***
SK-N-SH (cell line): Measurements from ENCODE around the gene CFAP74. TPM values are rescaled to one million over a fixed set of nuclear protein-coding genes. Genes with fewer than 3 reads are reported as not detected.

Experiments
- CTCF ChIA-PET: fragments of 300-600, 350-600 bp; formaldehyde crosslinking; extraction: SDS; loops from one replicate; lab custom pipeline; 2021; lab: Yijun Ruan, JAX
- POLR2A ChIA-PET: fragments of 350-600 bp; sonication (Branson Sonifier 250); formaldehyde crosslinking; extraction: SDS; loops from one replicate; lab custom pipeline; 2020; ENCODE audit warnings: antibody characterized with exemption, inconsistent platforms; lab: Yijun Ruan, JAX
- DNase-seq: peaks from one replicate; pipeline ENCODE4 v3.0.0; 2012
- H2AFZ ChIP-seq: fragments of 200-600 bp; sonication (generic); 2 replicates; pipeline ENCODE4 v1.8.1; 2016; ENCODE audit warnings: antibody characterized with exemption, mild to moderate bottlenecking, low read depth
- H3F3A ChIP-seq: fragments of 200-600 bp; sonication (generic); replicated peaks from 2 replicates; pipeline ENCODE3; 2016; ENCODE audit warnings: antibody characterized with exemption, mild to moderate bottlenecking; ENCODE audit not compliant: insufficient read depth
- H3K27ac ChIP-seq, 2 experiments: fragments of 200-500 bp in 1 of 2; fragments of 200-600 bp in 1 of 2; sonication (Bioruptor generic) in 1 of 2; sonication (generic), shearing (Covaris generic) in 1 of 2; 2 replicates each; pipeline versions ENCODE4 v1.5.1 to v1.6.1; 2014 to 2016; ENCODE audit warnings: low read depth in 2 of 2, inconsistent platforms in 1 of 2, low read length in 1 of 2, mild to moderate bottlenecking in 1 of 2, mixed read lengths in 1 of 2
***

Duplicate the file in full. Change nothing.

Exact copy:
SK-N-SH (cell line): Measurements from ENCODE around the gene CFAP74. TPM values are rescaled to one million over a fixed set of nuclear protein-coding genes. Genes with fewer than 3 reads are reported as not detected.

Experiments
- CTCF ChIA-PET: fragments of 300-600, 350-600 bp; formaldehyde crosslinking; extraction: SDS; loops from one replicate; lab custom pipeline; 2021; lab: Yijun Ruan, JAX
- POLR2A ChIA-PET: fragments of 350-600 bp; sonication (Branson Sonifier 250); formaldehyde crosslinking; extraction: SDS; loops from one replicate; lab custom pipeline; 2020; ENCODE audit warnings: antibody characterized with exemption, inconsistent platforms; lab: Yijun Ruan, JAX
- DNase-seq: peaks from one replicate; pipeline ENCODE4 v3.0.0; 2012
- H2AFZ ChIP-seq: fragments of 200-600 bp; sonication (generic); 2 replicates; pipeline ENCODE4 v1.8.1; 2016; ENCODE audit warnings: antibody characterized with exemption, mild to moderate bottlenecking, low read depth
- H3F3A ChIP-seq: fragments of 200-600 bp; sonication (generic); replicated peaks from 2 replicates; pipeline ENCODE3; 2016; ENCODE audit warnings: antibody characterized with exemption, mild to moderate bottlenecking; ENCODE audit not compliant: insufficient read depth
- H3K27ac ChIP-seq, 2 experiments: fragments of 200-500 bp in 1 of 2; fragments of 200-600 bp in 1 of 2; sonication (Bioruptor generic) in 1 of 2; sonication (generic), shearing (Covaris generic) in 1 of 2; 2 replicates each; pipeline versions ENCODE4 v1.5.1 to v1.6.1; 2014 to 2016; ENCODE audit warnings: low read depth in 2 of 2, inconsistent platforms in 1 of 2, low read length in 1 of 2, mild to moderate bottlenecking in 1 of 2, mixed read lengths in 1 of 2